Released By Duke University
DUKE ENERGY PLEDGES $2.5 MILLION FOR CLIMATE CHANGE POLICY PARTNERSHIP
This new industry-university collaboration is designed to develop policies that address the problems of global climate change
Durham, N.C. -- Duke Energy has pledged $2.5 million to Duke University to support the Climate Change Policy Partnership -- a new industry-university collaboration that will develop policies to address the problems of global climate change, Duke University President Richard H. Brodhead announced today.
The new partnership will pool the expertise of Duke's Nicholas School of the Environment and Earth Sciences, Nicholas Institute for Environmental Policy Solutions, Center on Global Change and Duke Energy, as well as other corporate and academic partners from across the Southeast, Brodhead said.
Duke Energy’s gift will come in two segments: $1.5 million to fund Phase I of the partnership, expected to be completed by January 2007; and an additional $1 million to fund Phase II, which depends on the successful completion of the first phase and the recruitment of other corporate partners.
During the partnership’s first phase, researchers will assess the environmental and economic costs and benefits of federal policy options for addressing emissions of carbon dioxide and other greenhouse gases, which most scientists view as the cause of global warming.
These policies include market-based cap-and-trade programs and a nationwide tax on the carbon content of fossil fuels. Cap-and-trade programs are those that set overall authorized caps on emissions for sources and allow the buying and selling of those emissions authorizations. Researchers at the Nicholas Institute will lead these initiatives.
Researchers at the Center on Global Change will assess the potential for using carbon sequestration to store atmospheric carbon dioxide in forests, soils or underground reservoirs.
The Climate Change Policy Partnership will fund more than 30 Duke Energy Research Fellowships for graduate students from Duke and other North Carolina universities to work with researchers on these projects.
Partners will share findings with government, corporate and environmental leaders nationwide, including the North Carolina Climate Change Task Force.
“In the absence of mandatory federal policy, many corporations and state governments are moving forward with their own climate change initiatives and corporations face questions every day, including those involving long-lived investments, with little understanding on how the country will proceed on this issue,” said Paul M. Anderson, chairman of the board and chief executive officer of Duke Energy, which is a founding participant in the Nicholas Institute.
“A cohesive approach, informed by sound science and economics, is needed to align these efforts,” Anderson said.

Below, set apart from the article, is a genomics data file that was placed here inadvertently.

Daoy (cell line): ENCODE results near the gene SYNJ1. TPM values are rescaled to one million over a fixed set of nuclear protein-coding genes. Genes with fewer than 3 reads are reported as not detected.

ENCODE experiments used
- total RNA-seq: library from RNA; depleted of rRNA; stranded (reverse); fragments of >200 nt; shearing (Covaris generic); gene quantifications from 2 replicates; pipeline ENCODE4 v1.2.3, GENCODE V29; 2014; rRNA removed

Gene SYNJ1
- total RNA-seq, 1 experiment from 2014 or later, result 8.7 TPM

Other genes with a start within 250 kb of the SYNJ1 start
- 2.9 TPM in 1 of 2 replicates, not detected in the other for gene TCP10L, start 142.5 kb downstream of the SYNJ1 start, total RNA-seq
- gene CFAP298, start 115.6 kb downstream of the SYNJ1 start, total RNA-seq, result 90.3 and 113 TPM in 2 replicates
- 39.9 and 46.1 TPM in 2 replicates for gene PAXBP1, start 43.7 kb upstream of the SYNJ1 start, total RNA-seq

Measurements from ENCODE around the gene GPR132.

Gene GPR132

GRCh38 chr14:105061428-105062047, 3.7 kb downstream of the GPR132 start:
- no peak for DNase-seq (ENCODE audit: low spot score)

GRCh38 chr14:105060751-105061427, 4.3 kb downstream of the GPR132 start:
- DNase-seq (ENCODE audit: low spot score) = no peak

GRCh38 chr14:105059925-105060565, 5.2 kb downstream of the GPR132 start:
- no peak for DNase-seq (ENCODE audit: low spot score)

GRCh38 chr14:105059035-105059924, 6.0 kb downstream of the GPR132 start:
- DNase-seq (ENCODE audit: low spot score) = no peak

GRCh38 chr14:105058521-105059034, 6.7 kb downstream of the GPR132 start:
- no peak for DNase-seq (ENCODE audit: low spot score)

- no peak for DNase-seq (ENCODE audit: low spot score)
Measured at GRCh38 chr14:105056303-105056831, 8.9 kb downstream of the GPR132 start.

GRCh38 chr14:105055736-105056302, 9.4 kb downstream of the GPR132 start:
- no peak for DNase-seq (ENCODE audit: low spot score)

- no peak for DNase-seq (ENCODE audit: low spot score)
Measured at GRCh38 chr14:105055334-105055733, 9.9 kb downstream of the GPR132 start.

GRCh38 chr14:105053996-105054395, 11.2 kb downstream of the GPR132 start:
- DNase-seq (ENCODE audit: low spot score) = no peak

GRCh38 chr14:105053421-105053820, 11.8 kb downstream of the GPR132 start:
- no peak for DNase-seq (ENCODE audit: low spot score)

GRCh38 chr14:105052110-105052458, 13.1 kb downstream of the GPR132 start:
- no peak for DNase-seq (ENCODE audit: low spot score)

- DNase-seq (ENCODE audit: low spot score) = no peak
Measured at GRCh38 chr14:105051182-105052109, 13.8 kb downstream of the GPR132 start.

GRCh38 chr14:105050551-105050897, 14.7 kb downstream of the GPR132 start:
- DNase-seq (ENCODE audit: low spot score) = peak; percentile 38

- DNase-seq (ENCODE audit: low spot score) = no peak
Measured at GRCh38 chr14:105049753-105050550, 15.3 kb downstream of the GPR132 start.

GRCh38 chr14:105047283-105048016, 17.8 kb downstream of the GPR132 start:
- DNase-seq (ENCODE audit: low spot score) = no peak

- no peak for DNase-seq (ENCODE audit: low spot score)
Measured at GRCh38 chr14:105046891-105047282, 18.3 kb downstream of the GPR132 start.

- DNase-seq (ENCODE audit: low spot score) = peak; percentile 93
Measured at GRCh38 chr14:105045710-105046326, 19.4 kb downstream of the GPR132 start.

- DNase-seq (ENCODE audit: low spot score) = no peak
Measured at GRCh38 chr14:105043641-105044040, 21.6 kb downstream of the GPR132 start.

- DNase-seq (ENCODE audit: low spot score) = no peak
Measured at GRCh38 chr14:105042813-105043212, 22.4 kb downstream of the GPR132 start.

“Duke Energy and Duke University share a common conviction that the purpose of this partnership must be to apply, not merely accrue, knowledge,” said William H. Schlesinger, James B. Duke Professor of Biogeochemistry and dean of the Nicholas School. “Providing decision makers with factual, timely counsel, free of political spin, is critical.”
Much of the data used by researchers in the Climate Change Policy Partnership will be specific to North Carolina, but their reports and research findings will have broad applicability to policy considerations at all levels of government.
“Collectively, we have access to decades of data from field studies in North Carolina. This is a remarkable resource for creating the kind of detailed, data-rich scientific model that will be a useful forecasting tool – not only for decision makers here but also in similar states and regions nationwide,” said Robert B. Jackson, professor of biology and environmental sciences and director of Duke’s Center on Global Change.
Tim Profeta, director of the Nicholas Institute, said, “I cannot think of a better founding participant in the Nicholas Institute than Duke Energy. The leadership shown by Duke Energy and Paul Anderson on global warming is laudable, and we look forward to helping the company decipher the best ways to tackle this generation’s greatest environmental challenge.”
As the partnership expands and recruits more academic and corporate participants, researchers will begin studies of the carbon-reducing potential of other options such as renewable energy and enhanced vehicle fuel efficiency technologies.
“By expanding the scope of the Climate Change Policy Partnership, we bring more partners to the table and gain a broader perspective of the challenge and opportunities ahead,” said Richard J. Osborne, group vice president of public and regulatory policy at Duke Energy.
“We are eager for other partners to join us in this endeavor, particularly those involved in agriculture, forest products, energy and transportation,” Osborne said. “A viable policy to address global climate change must encourage reduced carbon emissions from all sources and segments of our economy, not just a few.”